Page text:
2. Prenatal and postnatal sensitivity. The toxicity database for 2,4-D includes acceptable developmental and reproductive toxicity studies. Developmental toxicity studies were conducted in both rats and rabbits for most 2,4-D forms. There is qualitative evidence of susceptibility in the rat developmental toxicity study with 2,4-D acid and DEA salt where fetal effects (skeletal abnormalities) were observed at a dose level that produced less severe maternal toxicity (decreased body-weight gain and food consumption). There is no evidence of increased (quantitative or qualitative) susceptibility in the prenatal developmental toxicity study in rabbits or in the 2-generation reproduction study in rats on 2,4-D. Regarding the 2,4-D amine salt and ester forms, no evidence of increased susceptibility (quantitative or qualitative) was observed in the prenatal developmental toxicity study in rat and rabbits (except for 2,4-D DEA) dosed with any of the amine salts or esters of 2,4-D. There is evidence of increased susceptibility (qualitative) in the prenatal developmental study in rabbits for 2,4-D DEA salt. After establishing developmental toxicity endpoints to be used in the risk assessment with traditional uncertainty factors (10x for interspecies variability and 10x for intraspecies variability), the Agency has no residual concerns for the effects seen in the developmental toxicity studies.
3. Conclusion. EPA has concerns with regard to the completeness of the toxicity database. A developmental neurotoxicity (DNT) study in rats is required for 2,4-D. The Agency concluded that there is a concern for developmental neurotoxicity resulting from exposure to 2,4-D. There is evidence of neurotoxicity, including clinical signs such as ataxia and decreased motor activity in pregnant rabbits following dosing during gestation days 6-15 in studies on 2,4-D itself and 2,4-D amine salts and esters, and tremors in dogs that died on test following repeat exposure to 2,4-D. Incoordination and slight gait abnormalities (forepaw flexing or knuckling) were also observed following dosing in the acute neurotoxicity study with 2,4-D. There is also evidence of developmental toxicity, as discussed above. In addition, the Agency determined that a repeat two generation reproduction study using a new protocol is required to address concerns for endocrine disruption (thyroid and immunotoxicity measures). Examination of the existing database does not reveal a basis for concluding that aggregate exposure to 2,4-D will be safe for infants and children in the absence of the additional 10X FQPA safety factor. Therefore, the Agency determined that the 10X FQPA safety factor, in the form of a database uncertainty factor (UFDB), will be retained.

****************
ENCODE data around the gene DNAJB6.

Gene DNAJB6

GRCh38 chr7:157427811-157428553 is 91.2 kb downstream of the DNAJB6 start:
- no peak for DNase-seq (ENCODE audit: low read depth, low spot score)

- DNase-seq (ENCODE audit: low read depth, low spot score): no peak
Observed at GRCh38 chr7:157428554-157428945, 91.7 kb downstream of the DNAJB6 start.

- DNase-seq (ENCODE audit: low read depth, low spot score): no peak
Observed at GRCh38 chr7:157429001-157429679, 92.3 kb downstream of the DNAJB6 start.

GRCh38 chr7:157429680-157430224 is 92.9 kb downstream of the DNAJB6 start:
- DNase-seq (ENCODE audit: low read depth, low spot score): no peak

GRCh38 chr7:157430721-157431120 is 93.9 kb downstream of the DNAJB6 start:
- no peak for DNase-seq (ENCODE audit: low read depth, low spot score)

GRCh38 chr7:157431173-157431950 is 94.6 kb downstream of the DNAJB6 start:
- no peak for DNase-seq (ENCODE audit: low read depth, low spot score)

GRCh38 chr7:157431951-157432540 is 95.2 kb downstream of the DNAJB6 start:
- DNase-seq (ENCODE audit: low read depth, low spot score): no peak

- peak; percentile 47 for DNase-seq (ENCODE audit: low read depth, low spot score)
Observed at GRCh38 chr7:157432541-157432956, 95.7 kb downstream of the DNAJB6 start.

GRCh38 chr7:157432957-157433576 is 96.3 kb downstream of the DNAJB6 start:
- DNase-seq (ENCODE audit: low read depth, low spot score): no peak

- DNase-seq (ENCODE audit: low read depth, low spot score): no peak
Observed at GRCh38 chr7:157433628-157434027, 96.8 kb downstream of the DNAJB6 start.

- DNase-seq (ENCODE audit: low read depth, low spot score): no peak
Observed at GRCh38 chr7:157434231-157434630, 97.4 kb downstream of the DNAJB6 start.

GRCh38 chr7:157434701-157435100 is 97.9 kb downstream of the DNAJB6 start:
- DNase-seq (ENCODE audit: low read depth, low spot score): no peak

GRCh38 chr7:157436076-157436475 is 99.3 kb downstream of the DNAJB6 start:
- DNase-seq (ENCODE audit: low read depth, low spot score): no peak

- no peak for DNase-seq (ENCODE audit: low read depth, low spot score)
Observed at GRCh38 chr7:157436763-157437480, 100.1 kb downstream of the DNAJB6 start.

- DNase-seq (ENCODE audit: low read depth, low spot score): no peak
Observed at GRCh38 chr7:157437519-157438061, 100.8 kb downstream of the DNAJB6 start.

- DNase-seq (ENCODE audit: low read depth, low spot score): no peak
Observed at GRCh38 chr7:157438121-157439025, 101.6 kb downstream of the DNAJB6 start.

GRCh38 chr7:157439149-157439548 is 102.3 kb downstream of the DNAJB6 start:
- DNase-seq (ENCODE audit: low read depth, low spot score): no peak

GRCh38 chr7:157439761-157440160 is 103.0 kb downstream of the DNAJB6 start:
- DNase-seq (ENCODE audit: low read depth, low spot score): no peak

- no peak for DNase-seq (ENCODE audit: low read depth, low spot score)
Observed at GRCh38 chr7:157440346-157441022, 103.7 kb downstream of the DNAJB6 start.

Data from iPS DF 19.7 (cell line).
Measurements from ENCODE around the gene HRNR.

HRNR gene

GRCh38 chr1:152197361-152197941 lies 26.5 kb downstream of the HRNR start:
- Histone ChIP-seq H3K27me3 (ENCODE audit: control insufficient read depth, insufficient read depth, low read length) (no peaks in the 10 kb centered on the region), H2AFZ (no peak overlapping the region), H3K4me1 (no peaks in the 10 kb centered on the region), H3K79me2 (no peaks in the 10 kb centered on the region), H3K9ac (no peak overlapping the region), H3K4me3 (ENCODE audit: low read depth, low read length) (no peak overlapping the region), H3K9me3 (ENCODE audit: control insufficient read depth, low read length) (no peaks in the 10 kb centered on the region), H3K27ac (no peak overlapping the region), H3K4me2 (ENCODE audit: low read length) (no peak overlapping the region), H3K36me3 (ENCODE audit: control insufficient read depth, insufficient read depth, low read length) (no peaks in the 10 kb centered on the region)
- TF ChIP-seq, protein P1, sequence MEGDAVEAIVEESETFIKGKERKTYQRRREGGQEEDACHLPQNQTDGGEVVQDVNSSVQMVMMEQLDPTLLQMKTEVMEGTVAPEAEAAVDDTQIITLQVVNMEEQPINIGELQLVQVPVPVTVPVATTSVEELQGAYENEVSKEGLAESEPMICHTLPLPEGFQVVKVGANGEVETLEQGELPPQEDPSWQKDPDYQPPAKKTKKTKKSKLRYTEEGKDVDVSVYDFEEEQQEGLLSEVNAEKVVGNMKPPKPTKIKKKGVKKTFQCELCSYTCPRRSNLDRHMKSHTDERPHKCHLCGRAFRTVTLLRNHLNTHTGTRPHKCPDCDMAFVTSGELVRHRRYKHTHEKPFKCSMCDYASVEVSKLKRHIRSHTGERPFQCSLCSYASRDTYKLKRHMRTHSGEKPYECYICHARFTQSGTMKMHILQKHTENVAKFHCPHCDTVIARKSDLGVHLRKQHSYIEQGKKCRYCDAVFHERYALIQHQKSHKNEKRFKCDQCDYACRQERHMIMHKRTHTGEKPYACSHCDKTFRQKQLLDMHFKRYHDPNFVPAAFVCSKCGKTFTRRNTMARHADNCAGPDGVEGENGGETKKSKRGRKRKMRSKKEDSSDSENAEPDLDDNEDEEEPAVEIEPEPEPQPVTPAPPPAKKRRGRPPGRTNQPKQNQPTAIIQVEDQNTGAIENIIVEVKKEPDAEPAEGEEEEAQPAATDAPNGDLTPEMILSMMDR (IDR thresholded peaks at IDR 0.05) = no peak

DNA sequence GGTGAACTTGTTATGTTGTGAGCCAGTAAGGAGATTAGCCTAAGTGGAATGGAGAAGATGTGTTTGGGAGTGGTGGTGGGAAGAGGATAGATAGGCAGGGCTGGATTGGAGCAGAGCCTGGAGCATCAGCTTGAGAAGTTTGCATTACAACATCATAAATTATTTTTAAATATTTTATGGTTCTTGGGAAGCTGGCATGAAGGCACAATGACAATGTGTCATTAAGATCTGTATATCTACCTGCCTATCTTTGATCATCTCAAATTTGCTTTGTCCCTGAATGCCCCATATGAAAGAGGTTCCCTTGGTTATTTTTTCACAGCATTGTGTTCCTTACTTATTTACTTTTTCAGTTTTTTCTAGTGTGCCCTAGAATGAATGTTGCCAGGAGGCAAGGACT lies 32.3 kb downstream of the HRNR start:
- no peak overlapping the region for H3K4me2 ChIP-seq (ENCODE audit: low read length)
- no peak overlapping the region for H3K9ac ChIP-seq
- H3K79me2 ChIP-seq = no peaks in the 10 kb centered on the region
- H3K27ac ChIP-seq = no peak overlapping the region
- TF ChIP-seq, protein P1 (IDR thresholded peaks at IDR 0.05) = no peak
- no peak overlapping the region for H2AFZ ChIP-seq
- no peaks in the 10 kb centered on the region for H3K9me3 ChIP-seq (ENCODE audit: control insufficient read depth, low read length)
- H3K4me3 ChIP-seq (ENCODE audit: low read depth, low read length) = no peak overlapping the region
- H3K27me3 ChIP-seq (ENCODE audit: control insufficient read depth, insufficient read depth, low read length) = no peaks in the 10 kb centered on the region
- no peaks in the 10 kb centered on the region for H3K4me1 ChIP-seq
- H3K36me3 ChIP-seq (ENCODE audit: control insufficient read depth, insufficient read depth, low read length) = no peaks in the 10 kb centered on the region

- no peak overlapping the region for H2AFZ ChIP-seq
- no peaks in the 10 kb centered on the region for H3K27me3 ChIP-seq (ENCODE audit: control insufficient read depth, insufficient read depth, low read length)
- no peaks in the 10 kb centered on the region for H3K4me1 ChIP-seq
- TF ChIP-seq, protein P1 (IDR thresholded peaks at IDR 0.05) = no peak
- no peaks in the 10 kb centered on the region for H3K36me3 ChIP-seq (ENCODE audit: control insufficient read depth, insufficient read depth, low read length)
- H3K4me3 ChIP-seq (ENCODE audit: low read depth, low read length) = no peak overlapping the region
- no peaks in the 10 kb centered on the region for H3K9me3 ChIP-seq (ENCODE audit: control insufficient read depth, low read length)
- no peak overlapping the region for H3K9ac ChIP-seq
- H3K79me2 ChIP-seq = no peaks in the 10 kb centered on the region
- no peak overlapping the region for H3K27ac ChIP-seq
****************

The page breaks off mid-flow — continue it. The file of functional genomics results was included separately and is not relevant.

E. Aggregate Risks and Determination of Safety
1. Acute risk. Using the exposure assumptions discussed in this unit for acute exposure, the acute dietary exposure from food to 2,4-D will occupy 18% (DEEM) of the aPAD for the U.S. population, 43 % (Lifeline) of the aPAD for females 13-49 years old, and 31% (DEEM) of the aPAD for children 1-2 years old.
2. Chronic risk. Using the exposure assumptions described in this unit for chronic exposure, EPA has concluded that exposure to 2,4-D from food and drinking water will utilize 10% (DEEM) of the cPAD for the U.S. population, 24% (DEEM) of the cPAD for all Infants ( 1 year old), and 18% (DEEM) of the cPAD for children 1-2 years old. There are no residential uses for 2,4-D that result in chronic residential exposure to 2,4-D.
3. Short-term risk. Short-term aggregate exposure takes into account residential exposure plus chronic exposure to food and water (considered to be a background exposure level).
2,4-D is currently registered for use that could result in short-term residential exposure. Short-term aggregate risks were calculated only for females 13-49 and children 1-6 because these population subgroups have the highest exposure and are protective of the other subgroups. The short-term aggregate MOEs are presented in Table 4 of this unit and indicate that the short-term risks are not of concern because the MOEs equal or exceed the target MOE of 1,000.
|Population subgroup||Turf application rate (lbs. (ae)/ai)||Chronic food exposure (mg/kg/day)||Short-term turf exposure (mg/kg/day)||Chronic Estimated Drinking Water Concentration (EDWC) (μg/liter)||Drinking water exposure (mg/kg/day)||Aggregate exposure (mg/kg/day)||Aggregate MOE|
4. Intermediate-term risk. Intermediate-term aggregate exposure takes into account residential exposure plus chronic exposure to food and water (considered to be a background exposure level).